Launch of The Refugee System: A Sociological Approach

  • DATE / TIME:
    2022•12•09    12:00 - 13:30

    This webinar, hosted by UNU-CPR, was held to launch The Refugee System: A Sociological Approach – the story of how one Syrian family, spread across several countries, tried to survive the civil war and live in dignity. The story forms a backdrop to explore and explain the refugee system and attempts to answer several questions: Why do some people facing violence and persecution flee, while others stay? How do households in danger decide who should go, where to relocate, and whether to keep moving? What are the conditions in countries of origin, transit, and reception that shape people’s options?

    Departing from studies that create siloes of knowledge about just one setting or ‘solution’ to displacement, the book’s sociological approach describes a global system that shapes refugee movements. Changes in one part of the system reverberate elsewhere. Feedback mechanisms change processes across time and place. Earlier migrations shape later movements. Immobility on one path redirects migration along others. Past policies, laws, population movements, and regional responses all contribute to shape states’ responses in the present. As the book’s authors illustrate, all these processes are forged by deep inequalities of economic, political, military, and ideological power.

    Presenting a sharp analysis of refugee structures worldwide, this book offers invaluable insights for students and scholars of international migration and refugee studies across the social sciences, as well as policy makers and those involved in refugee and asylum work.

    About the authors

    Rawan Arar is Assistant Professor in the Department of Law, Societies, and Justice at the University of Washington. She previously held a postdoctoral fellowship at the Watson Institute for International and Public Affairs at Brown University. Prof. Arar has published on refugee issues, migration, and ethnicity in several journals including the Annual Review of Sociology, the Journal of Middle East Law and Governance, Nations and Nationalism, and the Journal of Ethnic and Migration Studies.

    David Scott FitzGerald is Theodore E. Gildred Chair in US-Mexican Relations, Professor of Sociology, and Co-Director of the Center for Comparative Immigration Studies at the University of California San Diego. His award-winning books include Refuge beyond Reach: How Rich Democracies Repel Asylum Seekers (Oxford University Press 2019), Culling the Masses: The Democratic Origins of Racist Immigration Policy in the Americas (Harvard University Press 2014), and A Nation of Emigrants: How Mexico Manages its Migration (University of California Press 2009).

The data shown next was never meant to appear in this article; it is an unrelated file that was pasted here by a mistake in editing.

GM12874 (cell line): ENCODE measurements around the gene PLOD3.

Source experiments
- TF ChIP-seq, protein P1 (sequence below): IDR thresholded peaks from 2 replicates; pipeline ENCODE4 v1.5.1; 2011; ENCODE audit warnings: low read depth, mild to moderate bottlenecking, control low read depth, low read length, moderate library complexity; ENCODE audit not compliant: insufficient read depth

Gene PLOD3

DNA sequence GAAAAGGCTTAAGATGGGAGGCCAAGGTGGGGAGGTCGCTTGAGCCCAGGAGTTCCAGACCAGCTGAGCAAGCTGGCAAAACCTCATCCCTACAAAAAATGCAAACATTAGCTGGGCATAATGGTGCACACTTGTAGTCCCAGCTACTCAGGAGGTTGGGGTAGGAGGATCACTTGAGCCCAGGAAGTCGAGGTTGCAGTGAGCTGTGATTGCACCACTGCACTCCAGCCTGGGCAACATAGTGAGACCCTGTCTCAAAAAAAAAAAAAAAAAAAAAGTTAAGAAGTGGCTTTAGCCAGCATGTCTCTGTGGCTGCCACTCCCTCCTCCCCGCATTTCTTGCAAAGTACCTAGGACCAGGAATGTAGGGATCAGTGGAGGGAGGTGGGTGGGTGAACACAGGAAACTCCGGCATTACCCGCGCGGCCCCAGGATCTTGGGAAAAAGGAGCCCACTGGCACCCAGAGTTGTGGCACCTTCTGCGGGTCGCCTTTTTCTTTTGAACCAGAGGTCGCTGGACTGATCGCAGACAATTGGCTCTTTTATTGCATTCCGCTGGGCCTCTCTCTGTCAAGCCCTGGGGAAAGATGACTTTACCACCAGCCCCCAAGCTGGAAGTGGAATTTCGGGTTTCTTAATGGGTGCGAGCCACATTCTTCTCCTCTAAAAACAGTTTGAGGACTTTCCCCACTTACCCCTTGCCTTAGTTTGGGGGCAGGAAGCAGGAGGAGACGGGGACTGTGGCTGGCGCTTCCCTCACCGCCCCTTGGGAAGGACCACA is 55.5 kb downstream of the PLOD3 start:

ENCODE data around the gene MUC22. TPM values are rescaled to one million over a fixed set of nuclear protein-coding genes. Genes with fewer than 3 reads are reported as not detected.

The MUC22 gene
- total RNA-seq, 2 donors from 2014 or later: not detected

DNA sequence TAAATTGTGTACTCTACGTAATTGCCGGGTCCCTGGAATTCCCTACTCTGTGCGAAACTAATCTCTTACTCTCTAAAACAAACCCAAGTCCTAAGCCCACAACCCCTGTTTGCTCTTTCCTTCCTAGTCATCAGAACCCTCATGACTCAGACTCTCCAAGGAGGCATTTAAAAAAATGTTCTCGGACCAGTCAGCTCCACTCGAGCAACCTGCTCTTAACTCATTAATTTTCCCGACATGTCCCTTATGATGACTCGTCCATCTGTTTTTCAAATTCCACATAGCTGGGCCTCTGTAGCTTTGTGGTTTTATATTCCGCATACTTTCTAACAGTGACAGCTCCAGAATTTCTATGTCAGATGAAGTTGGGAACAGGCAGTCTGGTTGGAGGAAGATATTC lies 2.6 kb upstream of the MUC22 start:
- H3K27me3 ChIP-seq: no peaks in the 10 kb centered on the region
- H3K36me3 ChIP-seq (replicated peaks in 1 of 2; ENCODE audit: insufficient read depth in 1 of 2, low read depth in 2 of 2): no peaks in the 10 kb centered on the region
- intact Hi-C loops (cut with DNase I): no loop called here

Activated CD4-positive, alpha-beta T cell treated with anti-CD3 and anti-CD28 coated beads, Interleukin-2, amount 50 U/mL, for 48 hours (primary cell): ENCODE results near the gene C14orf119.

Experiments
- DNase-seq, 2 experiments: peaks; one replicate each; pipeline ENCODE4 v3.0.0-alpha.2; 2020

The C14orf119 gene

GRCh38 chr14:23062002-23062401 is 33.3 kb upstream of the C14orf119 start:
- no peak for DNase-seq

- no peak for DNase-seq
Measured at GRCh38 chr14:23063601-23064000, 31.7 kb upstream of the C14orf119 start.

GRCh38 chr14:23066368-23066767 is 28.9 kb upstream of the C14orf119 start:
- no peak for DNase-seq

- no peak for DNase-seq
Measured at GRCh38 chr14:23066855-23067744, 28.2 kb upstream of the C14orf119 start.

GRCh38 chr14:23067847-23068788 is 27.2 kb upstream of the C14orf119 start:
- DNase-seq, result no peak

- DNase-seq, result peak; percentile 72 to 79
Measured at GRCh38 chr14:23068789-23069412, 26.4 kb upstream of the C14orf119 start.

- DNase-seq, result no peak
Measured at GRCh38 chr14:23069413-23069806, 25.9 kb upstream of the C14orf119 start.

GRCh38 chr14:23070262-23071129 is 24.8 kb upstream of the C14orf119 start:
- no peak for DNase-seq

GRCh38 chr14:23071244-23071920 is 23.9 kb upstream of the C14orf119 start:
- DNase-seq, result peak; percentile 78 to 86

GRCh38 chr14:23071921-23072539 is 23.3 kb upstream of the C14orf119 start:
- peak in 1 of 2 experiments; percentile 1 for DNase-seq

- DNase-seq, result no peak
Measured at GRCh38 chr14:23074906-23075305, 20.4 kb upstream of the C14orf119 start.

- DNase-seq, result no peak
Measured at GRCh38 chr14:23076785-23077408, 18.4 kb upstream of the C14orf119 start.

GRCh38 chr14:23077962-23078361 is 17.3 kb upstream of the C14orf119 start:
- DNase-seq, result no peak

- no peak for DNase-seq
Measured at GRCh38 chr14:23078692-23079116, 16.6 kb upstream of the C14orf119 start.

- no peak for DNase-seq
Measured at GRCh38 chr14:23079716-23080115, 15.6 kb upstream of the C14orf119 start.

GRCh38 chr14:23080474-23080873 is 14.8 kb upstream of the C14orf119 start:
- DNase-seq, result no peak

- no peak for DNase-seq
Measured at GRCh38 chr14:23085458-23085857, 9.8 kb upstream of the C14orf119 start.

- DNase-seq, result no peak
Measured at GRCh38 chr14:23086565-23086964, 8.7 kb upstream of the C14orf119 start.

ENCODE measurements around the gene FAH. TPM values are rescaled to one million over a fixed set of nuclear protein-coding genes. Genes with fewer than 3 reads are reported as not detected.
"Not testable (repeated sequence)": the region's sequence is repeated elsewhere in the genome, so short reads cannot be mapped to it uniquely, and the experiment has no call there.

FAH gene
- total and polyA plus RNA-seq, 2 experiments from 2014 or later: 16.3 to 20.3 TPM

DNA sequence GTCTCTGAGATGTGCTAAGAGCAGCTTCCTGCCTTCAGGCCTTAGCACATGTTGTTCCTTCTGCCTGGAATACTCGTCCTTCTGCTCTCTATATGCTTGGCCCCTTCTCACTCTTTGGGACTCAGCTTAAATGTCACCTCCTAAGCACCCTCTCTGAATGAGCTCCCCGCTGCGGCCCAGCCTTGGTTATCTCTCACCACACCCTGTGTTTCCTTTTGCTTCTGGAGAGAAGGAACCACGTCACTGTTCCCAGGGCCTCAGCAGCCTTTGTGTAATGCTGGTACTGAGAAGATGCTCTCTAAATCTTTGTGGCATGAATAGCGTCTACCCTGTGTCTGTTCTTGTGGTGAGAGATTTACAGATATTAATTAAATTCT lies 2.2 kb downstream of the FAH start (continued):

Confirmed speakers

    Zakaria (Zak) Al Shmaly is a Syrian scholar who researches the intersection between governance and asylum policy. He has worked in Europe and the Middle East with humanitarian and international organizations such as the International NGO Safety Organization (INSO), Norwegian Refugee Council (NRC), and the European Parliament. He holds a BA in Liberal Arts and Sciences from the University College Freiburg, an MA from the European University Institute, and is currently a Dahrendorf Fellow at Oxford University and a Doctoral Fellow at the United Nations University (UNU-MERIT).

    Tamirace Fakhoury is Associate Professor in the Department of Politics and Society at Aalborg University in Denmark. She is also the Scientific advisor to the Kuwait Chair at Sciences Po in Paris (2020-2022). Prior to joining AAU, Tamirace was an Associate Professor at the Lebanese American University and Director of the Institute for Social Justice and Conflict Resolution (ISJCR). From 2012 until 2016, she was a visiting Assistant Professor in the summer sessions at the University of California in Berkeley. Tamirace is currently a co-investigator in the multidisciplinary GCRF-funded project, ‘Rights for Time,’ which shifts the discourse and practice of humanitarian protection by exploring how time conditions war, displacement and violence.

    Madeline Garlick is Chief of Protection Policy and Legal Advice in the Division of International Protection at UNHCR Headquarters in Geneva. She was responsible for UNHCR’s liaison to the EU institutions from 2004-2013. She has also served with the UN in Iraq, in Cyprus and in Bosnia and Herzegovina. She has worked with the Migration Policy Institute (Europe) and the Open Society Foundations on research and policy analysis. She teaches on an occasional basis at Sciences Po, Paris, and is qualified as a barrister and solicitor in Victoria, Australia.

    The webinar was moderated by Heaven Crawley, Head of the Equitable Development and Migration programme at UNU-CPR.